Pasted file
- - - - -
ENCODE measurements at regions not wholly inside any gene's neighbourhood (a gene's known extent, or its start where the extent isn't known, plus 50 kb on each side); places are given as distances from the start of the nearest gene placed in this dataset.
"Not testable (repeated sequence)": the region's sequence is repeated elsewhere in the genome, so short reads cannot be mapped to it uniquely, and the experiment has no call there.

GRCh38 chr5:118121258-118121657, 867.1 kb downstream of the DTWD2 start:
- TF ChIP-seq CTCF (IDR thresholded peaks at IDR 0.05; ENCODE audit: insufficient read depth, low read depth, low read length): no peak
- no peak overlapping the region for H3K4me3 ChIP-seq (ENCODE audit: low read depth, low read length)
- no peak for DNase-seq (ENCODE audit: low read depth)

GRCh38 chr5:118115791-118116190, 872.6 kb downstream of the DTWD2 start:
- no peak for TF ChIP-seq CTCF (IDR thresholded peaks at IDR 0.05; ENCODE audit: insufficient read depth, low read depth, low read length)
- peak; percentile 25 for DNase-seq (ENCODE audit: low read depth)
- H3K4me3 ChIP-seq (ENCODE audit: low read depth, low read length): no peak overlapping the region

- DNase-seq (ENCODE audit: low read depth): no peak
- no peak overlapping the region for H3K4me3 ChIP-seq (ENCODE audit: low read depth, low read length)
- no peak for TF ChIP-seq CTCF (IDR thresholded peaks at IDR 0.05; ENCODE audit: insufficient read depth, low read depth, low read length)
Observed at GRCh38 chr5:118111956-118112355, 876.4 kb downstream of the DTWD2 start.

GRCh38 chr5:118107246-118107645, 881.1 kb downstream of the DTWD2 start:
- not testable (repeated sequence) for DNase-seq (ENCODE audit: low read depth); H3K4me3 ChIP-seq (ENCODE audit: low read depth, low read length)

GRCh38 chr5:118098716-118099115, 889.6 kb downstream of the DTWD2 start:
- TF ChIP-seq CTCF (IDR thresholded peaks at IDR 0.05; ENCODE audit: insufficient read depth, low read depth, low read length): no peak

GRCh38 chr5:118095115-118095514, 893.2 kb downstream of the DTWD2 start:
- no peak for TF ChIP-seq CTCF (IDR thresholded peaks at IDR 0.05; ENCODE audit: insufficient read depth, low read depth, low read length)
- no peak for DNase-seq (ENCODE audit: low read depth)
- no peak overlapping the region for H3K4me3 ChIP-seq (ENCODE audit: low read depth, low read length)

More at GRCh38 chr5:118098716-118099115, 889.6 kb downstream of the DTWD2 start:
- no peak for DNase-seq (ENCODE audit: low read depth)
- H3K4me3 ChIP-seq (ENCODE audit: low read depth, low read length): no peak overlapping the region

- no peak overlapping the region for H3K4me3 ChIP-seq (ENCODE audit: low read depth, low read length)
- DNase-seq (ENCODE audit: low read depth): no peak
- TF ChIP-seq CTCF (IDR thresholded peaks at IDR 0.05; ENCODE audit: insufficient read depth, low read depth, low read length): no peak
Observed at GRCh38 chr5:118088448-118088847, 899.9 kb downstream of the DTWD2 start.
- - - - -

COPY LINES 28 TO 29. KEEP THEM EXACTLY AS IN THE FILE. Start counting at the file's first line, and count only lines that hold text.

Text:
- TF ChIP-seq CTCF (IDR thresholded peaks at IDR 0.05; ENCODE audit: insufficient read depth, low read depth, low read length): no peak
Observed at GRCh38 chr5:118088448-118088847, 899.9 kb downstream of the DTWD2 start.